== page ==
Remember ‘Despacito’? The expression of distaste that would automatically show on peoples faces when the flamenco-esque guitar commenced and the far too desperate claims of everybody ‘hating’ the song, which was a total lie. People were most definitely listening to that song and were captured by the exoticisms of the record, which being British with zero culture and traditions compared to Latin America is hardly surprising. But why, if people constantly denied their enjoyment of the genre, does Latin music prove to be so popular? Is it cultural appropriation and the romanticising of Latin America, or is it the celebration and enjoyment of the catchy upbeat vibe that has given it a worldwide recognition for being the ultimate mood booster?
One of the most important narratives in pop culture has been the emergence of Latin music as a potent force in the top Billboard 40. Between 2016 and 2018 there was a massive influx of Spanish-language entries to the top 40, with numbers rocketing from a measly 4 to an astounding 19. After years of being a genre that has been wrongfully overlooked, Latin music is now getting the streaming boost it deserves. Once where there was only heart-throb Enrique Iglesias and Colombian Shakira as worldwide sensations; there are now artists like Boy Pablo, Daddy Yankee and J Balvin creating Spanglish lyrics, which have proven to systematically appeal to the masses, and in doing so, streaming content of Latin music saw huge inflation. Streaming platforms have taken the popularity boom of Latin music into their own hands and created playlists specifically tailored to the obsession of Latin music (many of which appear in my own Spotify library). The streaming infrastructure of these particular playlists, which enabled the achievement of remarkable success, separates the music industry from this moment from what came before. Streaming services are now more popular than individual album purchases meaning that Spotify’s Baila Reggaetón and Viva Latino! can almost single-handedly create hits in the US. The way in which we listen to music, and how music charts, has changed dramatically.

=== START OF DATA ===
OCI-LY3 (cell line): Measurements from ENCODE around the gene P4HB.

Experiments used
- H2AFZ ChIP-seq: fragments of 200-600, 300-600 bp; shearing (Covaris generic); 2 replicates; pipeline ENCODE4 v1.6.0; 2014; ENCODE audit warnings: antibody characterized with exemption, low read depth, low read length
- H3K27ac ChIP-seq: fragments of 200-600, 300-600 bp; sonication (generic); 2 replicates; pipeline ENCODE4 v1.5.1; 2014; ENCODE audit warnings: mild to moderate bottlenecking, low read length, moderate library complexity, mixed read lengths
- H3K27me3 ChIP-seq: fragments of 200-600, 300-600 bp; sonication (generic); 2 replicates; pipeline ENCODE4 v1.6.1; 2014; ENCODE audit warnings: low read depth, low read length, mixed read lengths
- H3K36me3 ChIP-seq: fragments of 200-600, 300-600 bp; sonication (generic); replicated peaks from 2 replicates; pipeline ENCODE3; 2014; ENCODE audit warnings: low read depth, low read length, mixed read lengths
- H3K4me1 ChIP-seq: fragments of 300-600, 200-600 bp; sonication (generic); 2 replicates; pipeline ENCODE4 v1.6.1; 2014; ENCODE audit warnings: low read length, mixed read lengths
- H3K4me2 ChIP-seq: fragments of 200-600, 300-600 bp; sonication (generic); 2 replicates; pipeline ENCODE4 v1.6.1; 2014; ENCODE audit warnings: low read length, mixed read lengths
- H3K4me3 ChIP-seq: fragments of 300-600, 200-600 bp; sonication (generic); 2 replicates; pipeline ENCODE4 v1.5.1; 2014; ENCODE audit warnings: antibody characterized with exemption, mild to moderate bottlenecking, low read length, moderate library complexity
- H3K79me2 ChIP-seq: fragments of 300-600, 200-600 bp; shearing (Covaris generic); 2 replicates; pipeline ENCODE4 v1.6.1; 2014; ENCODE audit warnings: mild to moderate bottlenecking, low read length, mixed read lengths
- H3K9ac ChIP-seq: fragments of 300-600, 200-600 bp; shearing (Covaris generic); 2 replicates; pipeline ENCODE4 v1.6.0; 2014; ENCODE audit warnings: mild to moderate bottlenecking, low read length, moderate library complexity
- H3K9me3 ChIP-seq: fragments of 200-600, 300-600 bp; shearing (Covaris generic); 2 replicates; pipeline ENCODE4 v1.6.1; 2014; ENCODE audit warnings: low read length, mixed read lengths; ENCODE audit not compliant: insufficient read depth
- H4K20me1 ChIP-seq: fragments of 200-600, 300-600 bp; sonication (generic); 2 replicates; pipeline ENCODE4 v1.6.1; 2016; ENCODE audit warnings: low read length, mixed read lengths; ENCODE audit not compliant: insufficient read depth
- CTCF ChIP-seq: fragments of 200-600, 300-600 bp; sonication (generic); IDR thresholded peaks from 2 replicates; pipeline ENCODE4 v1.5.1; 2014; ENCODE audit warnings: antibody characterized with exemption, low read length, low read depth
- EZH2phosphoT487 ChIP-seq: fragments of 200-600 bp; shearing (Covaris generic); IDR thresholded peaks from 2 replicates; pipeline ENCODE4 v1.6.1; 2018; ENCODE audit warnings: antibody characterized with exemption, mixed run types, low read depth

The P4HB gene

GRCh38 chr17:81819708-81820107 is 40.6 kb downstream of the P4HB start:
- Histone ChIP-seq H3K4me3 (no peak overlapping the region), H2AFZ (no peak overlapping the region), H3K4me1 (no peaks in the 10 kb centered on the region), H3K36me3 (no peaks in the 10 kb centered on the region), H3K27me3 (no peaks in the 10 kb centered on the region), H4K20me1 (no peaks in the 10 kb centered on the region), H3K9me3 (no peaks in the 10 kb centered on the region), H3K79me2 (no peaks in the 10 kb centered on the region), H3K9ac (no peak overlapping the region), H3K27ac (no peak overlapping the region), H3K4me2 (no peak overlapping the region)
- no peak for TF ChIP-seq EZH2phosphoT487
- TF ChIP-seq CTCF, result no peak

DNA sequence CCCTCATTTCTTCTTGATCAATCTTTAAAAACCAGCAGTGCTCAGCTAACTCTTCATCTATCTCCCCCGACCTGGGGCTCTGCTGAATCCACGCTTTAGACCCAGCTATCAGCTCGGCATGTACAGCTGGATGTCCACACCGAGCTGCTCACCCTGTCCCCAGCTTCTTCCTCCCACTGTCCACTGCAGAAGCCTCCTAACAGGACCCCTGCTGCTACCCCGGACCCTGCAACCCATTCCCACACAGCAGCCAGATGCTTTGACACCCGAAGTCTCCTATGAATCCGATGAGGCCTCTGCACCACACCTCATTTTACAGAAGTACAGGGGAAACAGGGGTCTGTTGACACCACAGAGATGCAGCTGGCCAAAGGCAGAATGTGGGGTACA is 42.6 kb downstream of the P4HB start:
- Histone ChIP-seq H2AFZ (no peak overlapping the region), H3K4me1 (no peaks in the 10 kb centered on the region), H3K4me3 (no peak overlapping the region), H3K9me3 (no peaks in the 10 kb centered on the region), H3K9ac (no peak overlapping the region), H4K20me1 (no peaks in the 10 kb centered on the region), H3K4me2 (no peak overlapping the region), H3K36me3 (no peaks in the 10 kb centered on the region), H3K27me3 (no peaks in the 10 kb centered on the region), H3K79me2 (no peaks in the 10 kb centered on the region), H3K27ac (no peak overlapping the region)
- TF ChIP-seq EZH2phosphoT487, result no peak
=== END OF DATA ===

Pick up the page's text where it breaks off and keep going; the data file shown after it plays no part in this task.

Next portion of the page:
Although there’s an extensive amount of Latin pop at our hands there are still, unsurprisingly, countless sub-genres waiting to be explored and climb their way to the Top 40. Every single Latin hit has either been of the reggaetón or trap genre, that both have extremely urban sounds and overlap each other creating a false security of something familiar and yet cultured, when in fact, other sub-genres of the blanketed term ‘Latin Music’ have complete polar opposite sounds. Spanish born singer and composer, Julio Iglesias, is recognised as one of the most commercially successful continental European singers and composers in the world, and one of the best record sellers in history. Yet, despite his commercial acclaim and success, he’s never held a top 40 spot amongst the reggaetón and trap records. This could purely be because Iglesias’ genre of music doesn’t appeal to the masses and has a niche audience in comparison, yet this leaves other elements of culture in the dark. Trap and reggaetón may be wildly popular and be constantly on the rise as ‘the most popular genres’ of Latin music, yet it doesn’t leave any space of introductory air-time for Electrotango, the Latin Ballad, or even Salsa music.
Sure trap and reggaetón are the mood booster genres that place you on scorching beaches and bring the holiday vibes allowing you to engage with the ideal romantic exoticism of the culture; but what about other genres? There’s so much more out there for people to explore and fall in love with just as much as they have with the ‘popular’ genres and in doing so enjoy and celebrate the culture further.